Police from Boston’s Division 9 with casks seized during Prohibition, circa 1930. (Boston Public Library/flickr)
Frazier’s grandmother grew up in Braddock in the 1930s and ’40s, when “it was prosperous and a melting pot,” Frazier says. Here is what Frazier shared with NPR host Ari Shapiro about making this photograph:
It was just one of those powerful, stoic, transcending moments. My grandmother Ruby was a woman of very few words, was very serious, didn’t like to talk about the past. … So I’m leaning over her, she’s in her recliner. She really didn’t like me to make photographs, she only cooperated on maybe five or six, and this was one of them. And so it’s a Saturday afternoon where I’m leaning over her with my 35 mm camera and we just pause and she actually looks into the lens, but she’s really looking, gazing through the lens directly at me, almost like she’s transferring some type of history without speaking a word. And as she looks at me intensely with that pensive stare, I clicked the shutter.
The selection of photos below from The Notion of Family were those chosen for viewing on the NPR website alongside the interview.
LaToya Ruby Frazier has been taking pictures of her hometown and family for two decades. Pictured here: Huxtables, Mom and Me, 2008.
Grandma Ruby And Me, 2005.
Aunt Midgie And Grandma Ruby, 2007.
Gramps On His Bed, 2003.
Grandma Ruby’s Installation, 2002.
Mom Relaxing My Hair, 2005.
Mom’s Friend Mr. Yerby, 2005.
Momme (Shadow), 2008.
Mr. Jim Kidd, 2011.
Rally To Protest UPMC East, July 2, 2012.
United States Steel Mon Valley Works Edgar Thomson Plant, 2013.
I recently saw an announcement that New York City will publicly acknowledge for the first time that it sanctioned a huge slave market on Wall Street from 1711 to 1762, and that a memorial marker will be erected on the site. This made me curious so I decided to do a little research on the Internet. While I knew that slavery had once flourished in New York (at one time 40% of residents owned slaves) I quickly learned that the city did not just tolerate the buying and selling of slaves, it actually organized the market! The City received tax revenue from every slave sold and itself used slave labor for infrastructure work for many years, including, it is said, the building of City Hall. I also read that thousands of Africans who passed through the Wall Street slave market contributed to the prosperity of companies like Aetna, New York Life and JPMorgan Chase, to name a few (WNYC FM Radio, 4/14/15). So it is no wonder that the Underground Railroad needed to keep moving escaping slaves north, out of New York City where even freed slaves were not safe. I probably would have paid less attention to the timely acknowledgement of NYC’s slave market had I not been immersed in the wonderful stories of courage told in Eric Foner’s Gateway to Freedom. I’m so glad this wonderful book is available now.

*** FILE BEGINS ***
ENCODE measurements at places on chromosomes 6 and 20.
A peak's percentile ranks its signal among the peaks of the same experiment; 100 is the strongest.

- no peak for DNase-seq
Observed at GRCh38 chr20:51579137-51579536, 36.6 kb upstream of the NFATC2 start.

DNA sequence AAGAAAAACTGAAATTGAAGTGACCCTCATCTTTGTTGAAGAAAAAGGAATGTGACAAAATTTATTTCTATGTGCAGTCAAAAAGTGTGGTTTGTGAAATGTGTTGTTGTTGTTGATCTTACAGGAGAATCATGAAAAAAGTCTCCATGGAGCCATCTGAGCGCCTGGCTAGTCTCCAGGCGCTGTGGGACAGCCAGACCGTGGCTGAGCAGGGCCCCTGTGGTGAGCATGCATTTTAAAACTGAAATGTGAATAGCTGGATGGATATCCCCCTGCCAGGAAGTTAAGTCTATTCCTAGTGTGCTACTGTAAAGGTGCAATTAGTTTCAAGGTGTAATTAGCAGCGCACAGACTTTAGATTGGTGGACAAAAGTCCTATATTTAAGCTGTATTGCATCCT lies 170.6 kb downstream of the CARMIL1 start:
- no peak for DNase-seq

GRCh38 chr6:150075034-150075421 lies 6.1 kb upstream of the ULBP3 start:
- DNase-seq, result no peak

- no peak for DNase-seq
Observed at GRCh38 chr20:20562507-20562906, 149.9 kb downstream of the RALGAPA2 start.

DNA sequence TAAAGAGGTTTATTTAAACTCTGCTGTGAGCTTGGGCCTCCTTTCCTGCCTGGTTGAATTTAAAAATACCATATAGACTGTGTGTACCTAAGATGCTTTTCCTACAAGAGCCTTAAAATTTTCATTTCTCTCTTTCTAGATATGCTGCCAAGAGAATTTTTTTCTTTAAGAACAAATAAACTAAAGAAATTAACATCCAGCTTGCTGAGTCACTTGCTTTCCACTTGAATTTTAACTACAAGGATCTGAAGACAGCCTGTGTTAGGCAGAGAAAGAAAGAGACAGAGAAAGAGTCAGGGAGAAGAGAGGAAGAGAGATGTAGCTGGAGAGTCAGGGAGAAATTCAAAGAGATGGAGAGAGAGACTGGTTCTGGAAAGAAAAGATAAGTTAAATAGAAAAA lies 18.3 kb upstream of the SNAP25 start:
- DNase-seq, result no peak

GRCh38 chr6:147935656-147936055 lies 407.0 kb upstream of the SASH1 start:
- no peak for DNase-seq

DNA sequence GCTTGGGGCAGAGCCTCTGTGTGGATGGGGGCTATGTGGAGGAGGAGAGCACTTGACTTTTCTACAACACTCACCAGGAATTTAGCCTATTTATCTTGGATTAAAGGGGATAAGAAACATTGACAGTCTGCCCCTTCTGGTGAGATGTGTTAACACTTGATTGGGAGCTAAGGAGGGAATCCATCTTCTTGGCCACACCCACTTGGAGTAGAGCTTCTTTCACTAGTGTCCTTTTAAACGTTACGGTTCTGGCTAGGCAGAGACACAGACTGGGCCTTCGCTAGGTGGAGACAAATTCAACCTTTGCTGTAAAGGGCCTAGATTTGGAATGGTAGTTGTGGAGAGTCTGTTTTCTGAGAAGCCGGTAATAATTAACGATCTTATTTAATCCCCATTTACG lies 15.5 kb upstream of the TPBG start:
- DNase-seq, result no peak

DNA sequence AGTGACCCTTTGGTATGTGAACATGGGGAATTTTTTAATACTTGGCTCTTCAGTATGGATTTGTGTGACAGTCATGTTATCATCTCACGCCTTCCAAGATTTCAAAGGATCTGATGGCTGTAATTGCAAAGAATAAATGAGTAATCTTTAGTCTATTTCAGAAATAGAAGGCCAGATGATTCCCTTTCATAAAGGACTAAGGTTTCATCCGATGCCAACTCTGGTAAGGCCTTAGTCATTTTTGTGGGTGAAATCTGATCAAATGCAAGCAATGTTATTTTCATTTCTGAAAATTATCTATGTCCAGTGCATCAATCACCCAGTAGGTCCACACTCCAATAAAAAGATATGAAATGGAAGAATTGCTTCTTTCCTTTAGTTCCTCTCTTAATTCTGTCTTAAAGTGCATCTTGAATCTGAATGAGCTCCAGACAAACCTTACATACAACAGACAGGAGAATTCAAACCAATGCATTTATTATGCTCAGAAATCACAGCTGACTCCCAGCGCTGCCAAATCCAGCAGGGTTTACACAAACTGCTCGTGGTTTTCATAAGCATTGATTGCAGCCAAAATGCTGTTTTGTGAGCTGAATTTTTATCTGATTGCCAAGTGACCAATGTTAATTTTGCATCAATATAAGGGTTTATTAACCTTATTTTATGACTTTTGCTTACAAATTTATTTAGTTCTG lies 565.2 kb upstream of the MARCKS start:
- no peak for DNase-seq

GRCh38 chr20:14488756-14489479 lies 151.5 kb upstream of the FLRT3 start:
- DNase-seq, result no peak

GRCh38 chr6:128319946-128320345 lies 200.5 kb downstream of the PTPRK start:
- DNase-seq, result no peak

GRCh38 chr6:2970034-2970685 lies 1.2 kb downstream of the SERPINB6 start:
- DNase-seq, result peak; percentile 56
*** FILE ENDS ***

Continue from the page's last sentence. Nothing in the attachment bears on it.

You can listen to Jim O’Grady’s report for WYNC radio, “City to Acknowledge It Operated a Slave Market for More Than 50 Years.”
On how he decided to add to the crowded field of books about Lincoln Well, I was having lunch with a critic, Brenda Wineapple, and she made a very startling statement. She said, “The two greatest poets of the 19th century were Emily Dickinson and Abraham Lincoln,” and that confounded me. So I went and started reading Lincoln, and when I read about his depression, that made me feel that I could enter into his world, because yes, there’s been so much written about him, but never in his voice. Only a crazy man would write a novel in Lincoln’s voice.
Jerome Charyn, Photo: Nina Subin
On the constraints of history in fictionalizing Lincoln’s life Well, the history’s a kind of frame and a straightjacket at the same time. You know, you have to deal with the Civil War, you have to deal with … the love for Mary, and the Emancipation Proclamation, which for me was the most important American document ever written. So you have to stretch that straightjacket and push the fiction inside it. Then you have a kind of explosion, and that’s what I wanted to do.
On what brought Abe and Mary Lincoln together Sex! Very few historians have been willing to see them as sexual creatures, and that’s one of the things that was important to me, to really try to explore what was the attraction between this very tall man and this very short woman. Well, you know, she was a kind of a foxy lady. She was quite attractive, and she fell in love with him, and he jilted her, and she waited, and she waited, and she waited, and he came back. That’s a great love story.